Published in 1959, The Art of Making Dances by Doris Humphrey tracks the evolution of choreography and offers suggestions to dancers about the decisions they will eventually have to make as future choreographers, mentors, and teachers. This isn't a book review. I have been reading books by creative types who have been willing to try and describe the whys and hows of their creative processes.
Thus far, at least of one of two common trends appear within this slate of reading:
a. educators aren't doing what creators say works; in other words, education traditionally immerses itself (and its students) in the status quo--the mistakes and unhelpful practices which creative, thinking people sprint away from in the opposite direction.
b. the status quo (rules, rubrics, traditions) suck the life and the possibility out of students.
In this case, while writing about the creative processes in dance, Humphrey may as well have been about the teaching of writing in 2019. You don't even have to revise any of Humphrey's words. The metaphor of dance choreography for writing instruction rings clear enough:
"One of the greatest hindrances to deviation from the status quo was the cold facts that the tradition in schools and ballet companies was crown supported and any rebel was out of a job (17)."
"...there are certain personalities who are at their best only in a given framework, and who feel most comfortable in a setting where they are told what to do (29)."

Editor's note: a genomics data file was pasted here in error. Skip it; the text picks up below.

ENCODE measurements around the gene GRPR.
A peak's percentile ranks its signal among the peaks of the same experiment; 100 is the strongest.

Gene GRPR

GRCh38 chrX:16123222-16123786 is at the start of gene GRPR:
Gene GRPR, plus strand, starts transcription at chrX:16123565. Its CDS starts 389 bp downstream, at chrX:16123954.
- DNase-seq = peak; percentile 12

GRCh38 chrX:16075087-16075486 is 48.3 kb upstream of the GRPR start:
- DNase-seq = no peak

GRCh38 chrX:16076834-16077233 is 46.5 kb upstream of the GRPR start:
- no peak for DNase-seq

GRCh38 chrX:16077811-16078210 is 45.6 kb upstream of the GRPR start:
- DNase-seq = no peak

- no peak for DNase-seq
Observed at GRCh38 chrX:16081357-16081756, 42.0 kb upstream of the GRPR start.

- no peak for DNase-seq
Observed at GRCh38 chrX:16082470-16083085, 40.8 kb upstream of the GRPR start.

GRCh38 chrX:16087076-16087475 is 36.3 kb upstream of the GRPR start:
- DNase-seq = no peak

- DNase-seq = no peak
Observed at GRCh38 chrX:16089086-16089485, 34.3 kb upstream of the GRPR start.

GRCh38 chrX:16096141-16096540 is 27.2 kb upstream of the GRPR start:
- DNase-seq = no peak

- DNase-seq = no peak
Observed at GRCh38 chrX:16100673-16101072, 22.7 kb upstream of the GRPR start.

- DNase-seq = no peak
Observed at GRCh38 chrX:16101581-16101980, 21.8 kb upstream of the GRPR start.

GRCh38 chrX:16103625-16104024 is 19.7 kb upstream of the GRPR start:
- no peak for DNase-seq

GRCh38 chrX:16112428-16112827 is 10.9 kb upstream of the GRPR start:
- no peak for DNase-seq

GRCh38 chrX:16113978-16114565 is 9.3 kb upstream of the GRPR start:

"...feeling, sensitivity, and imagination...have been pretty well beaten out of the average youth...(48)."
"...years of explicit instruction in the use of muscles, coordination, balance, centering, correct 'line'; he has learned lots and lots of 'steps' or sequences, and has been thoroughly disciplined in the right way to do these things by hundreds of corrections (48)."
"To me, the really dull and unforgivable dance is the performance by the mediocre technician who has nothing to say... (110)."
All of these activities [opera, film, dance scores]...are frowned upon as inferior by his teachers, who are bound to uphold the tradition, and who know nothing about them either (149)."
It strikes me, the more I read, that education is more concerned with being a performance rather than a studio. A performance is for outsiders to passively view from arm's length--in order to judge, to support and/or fund (or not).
A studio is an active space. In a studio, mistakes, experiments, growth, failure all take their place alongside of imagination, freedom, and the possibility.
We we too often grapple with in education is not possibility but status quo.